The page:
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Chamique Holdsclaw says secrets about her mental illness were killing her

Chamique Holdsclaw talks about the mental illness that she struggled with even while rising to the top of the WNBA for a new documentary film, Mind/Game.

Otto Greule Jr/Getty Images

WNBA legend Chamique Holdsclaw talks about her struggles with mental illness in a powerful new documentary on Logo, set to air May 3. Mind/Game: The Unquiet Journey Of Chamique Holdsclaw tracks the rise to greatness of a player who helped transform women's basketball and who became one of its greatest stars, being named a league All-Star six times.

Holdsclaw has been open about her sexual orientation for years. During a time when the WNBA wanted to keep conversations about sexual orientation on the sidelines, Holdsclaw lived her life openly and honestly.

But she wasn't able to be honest about the incredible mental illness that was eating at her. Despite being on top of the world, Holdsclaw retreated from people, trying to lock herself in a shell.

When Holdsclaw was hitting rock bottom, various people in her life tried to reach out, but it just wasn't helping. It was one particular person, a good friend in Washington D.C., who finally knew how to build a safe space for Holdsclaw to find refuge.

"It took a lot of love, a lot of understanding," Holdsclaw said over the phone recently. "People would tell me they needed to talk to me, and it was finally a friend taking my hand and being honest with me, telling me things were flying off the handle. And she created a safe space for me to open up. It's a matter of creating a village and being around people who will love and support you, so when you do fall down you have people who will help you get up."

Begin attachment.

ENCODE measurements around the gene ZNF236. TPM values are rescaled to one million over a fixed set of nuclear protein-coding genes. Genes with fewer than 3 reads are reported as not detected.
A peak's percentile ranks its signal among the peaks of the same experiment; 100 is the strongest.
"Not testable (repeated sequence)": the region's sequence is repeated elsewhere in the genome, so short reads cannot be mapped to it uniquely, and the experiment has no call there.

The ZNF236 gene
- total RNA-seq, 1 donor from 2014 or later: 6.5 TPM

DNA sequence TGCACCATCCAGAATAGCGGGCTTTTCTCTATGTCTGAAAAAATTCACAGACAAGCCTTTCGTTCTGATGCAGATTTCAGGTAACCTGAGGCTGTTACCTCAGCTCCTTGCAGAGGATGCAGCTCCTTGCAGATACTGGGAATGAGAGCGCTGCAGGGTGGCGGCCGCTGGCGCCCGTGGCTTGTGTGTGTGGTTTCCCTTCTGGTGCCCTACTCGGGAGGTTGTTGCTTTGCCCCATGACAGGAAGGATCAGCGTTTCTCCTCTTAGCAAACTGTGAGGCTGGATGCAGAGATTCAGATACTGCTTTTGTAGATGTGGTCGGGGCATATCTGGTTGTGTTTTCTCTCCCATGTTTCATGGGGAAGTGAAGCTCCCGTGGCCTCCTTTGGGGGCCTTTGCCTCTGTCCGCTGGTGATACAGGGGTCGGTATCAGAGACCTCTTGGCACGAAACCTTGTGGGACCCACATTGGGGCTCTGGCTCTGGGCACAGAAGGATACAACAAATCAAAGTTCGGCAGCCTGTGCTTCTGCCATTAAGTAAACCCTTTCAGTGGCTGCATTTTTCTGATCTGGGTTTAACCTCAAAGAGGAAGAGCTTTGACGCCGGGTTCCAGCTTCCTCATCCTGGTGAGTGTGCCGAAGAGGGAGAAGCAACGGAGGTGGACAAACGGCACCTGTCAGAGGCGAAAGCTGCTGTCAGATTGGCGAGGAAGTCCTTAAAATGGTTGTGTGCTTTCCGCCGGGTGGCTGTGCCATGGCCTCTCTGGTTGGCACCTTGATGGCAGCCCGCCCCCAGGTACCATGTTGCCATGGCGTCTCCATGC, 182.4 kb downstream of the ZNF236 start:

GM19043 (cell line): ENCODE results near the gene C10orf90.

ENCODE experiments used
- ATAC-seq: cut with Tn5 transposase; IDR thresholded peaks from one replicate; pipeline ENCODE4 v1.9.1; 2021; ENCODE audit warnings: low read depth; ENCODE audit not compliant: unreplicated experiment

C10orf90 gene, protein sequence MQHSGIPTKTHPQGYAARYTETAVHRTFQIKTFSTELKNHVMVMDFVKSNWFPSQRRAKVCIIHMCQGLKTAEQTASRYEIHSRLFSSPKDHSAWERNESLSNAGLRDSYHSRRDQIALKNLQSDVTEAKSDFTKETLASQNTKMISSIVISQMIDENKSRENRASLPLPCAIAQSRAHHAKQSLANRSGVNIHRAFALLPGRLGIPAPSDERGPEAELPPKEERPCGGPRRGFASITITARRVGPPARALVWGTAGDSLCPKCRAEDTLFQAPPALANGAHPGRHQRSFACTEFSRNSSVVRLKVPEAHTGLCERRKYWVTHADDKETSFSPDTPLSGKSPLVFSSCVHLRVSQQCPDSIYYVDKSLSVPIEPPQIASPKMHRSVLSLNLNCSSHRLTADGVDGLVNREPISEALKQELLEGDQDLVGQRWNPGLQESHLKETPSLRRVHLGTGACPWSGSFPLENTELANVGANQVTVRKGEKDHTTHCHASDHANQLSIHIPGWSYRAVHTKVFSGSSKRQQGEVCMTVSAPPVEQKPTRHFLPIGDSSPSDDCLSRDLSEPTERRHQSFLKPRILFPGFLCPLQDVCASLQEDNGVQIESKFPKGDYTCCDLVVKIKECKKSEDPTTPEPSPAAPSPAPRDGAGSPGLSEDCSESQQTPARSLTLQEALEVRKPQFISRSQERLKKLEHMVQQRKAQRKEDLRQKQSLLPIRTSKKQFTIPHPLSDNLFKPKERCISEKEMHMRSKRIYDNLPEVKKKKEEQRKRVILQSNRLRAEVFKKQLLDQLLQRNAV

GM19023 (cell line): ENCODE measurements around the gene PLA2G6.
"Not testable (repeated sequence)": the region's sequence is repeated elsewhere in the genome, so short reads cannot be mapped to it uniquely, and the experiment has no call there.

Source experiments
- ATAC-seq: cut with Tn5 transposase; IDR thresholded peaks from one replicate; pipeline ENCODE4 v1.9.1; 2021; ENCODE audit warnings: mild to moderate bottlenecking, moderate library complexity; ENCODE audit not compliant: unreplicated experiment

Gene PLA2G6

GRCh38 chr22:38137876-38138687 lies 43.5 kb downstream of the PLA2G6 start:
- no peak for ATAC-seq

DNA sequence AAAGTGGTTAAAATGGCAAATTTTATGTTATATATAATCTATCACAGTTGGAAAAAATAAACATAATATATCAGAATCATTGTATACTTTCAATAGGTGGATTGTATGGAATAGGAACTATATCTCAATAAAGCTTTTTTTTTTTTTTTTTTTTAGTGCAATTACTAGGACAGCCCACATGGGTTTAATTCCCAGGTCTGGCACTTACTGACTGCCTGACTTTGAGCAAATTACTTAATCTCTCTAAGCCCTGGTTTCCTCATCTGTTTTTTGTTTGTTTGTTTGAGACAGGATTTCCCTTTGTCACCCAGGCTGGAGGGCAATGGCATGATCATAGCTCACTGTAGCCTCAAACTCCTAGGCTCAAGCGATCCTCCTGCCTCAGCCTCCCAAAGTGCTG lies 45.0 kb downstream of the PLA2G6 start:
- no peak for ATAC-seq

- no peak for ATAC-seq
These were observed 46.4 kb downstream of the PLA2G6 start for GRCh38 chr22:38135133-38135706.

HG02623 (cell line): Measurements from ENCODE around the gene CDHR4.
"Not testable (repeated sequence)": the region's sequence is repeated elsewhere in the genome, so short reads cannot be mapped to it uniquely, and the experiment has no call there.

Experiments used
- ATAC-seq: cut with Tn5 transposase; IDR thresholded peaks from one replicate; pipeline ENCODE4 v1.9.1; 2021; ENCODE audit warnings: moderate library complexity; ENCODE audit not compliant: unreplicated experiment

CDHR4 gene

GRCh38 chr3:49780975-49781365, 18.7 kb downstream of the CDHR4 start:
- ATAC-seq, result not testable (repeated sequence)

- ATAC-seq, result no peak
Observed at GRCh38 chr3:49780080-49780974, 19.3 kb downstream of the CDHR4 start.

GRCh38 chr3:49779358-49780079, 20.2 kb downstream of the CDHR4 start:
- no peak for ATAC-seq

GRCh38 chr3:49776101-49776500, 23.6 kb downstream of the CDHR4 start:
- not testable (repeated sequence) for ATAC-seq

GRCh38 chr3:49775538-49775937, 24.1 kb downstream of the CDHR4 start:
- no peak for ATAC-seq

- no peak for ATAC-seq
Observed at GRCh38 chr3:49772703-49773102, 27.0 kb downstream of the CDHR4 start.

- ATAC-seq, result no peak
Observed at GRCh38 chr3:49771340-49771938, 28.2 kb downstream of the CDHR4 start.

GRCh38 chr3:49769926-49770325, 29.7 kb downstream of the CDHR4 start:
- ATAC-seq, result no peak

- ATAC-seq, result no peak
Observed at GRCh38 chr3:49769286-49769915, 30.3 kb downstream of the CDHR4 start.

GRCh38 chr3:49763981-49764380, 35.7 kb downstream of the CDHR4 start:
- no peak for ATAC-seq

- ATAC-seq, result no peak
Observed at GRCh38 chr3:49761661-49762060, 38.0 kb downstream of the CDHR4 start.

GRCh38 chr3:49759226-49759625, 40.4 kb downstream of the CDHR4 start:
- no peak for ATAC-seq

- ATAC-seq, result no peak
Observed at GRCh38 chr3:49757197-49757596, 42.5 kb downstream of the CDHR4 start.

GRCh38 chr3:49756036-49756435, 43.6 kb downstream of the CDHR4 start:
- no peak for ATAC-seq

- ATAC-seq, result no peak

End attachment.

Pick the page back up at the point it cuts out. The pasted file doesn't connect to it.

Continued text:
As she understood her mental illness, she still struggled to explain it to other people. That's when she harkened back to her coming-out conversations with family and trying to explain her feelings with the people she loved.

"Being able to talk about my sexual orientation with my family helped me realize I can talk about things. When I was dealing with the mental health issue I had friends who couldn't understand it, and I really had to educate people, how certain things made me feel and how I needed support form them."

While Holdsclaw may have survived the worst of it, she is by no means past the depression and mental illness that les her to this suffering.

"A lot of people think I'm cured. No. It's something I still live with. I struggle to get out of bed. But I make a decision to get out of bed. Sometimes I need to call someone to talk. But I'll eventually get out of bed and get to the gym."

For Holdsclaw, it has been living her life openly about both her sexual orientation and her mental illness that have freed her to live a happier, healthier life.

"Every day, waking up, and living in my truth, now there are no secrets. The secrets were killing me. Especially at a high level in basketball. It scared me. But as soon as I was able to speak about it and be honest, I started healing. And now I wake up and there's nothing you can say to me. I'm open. I'm a black woman, and yes I've had these mental health issues, but when you're open about it, what can they say? I'm walking in my journey and I'm happy."

For more of Holdsclaw's journey, be sure to check out Mind/Game on Logo Tuesday, May 3, 9pmET.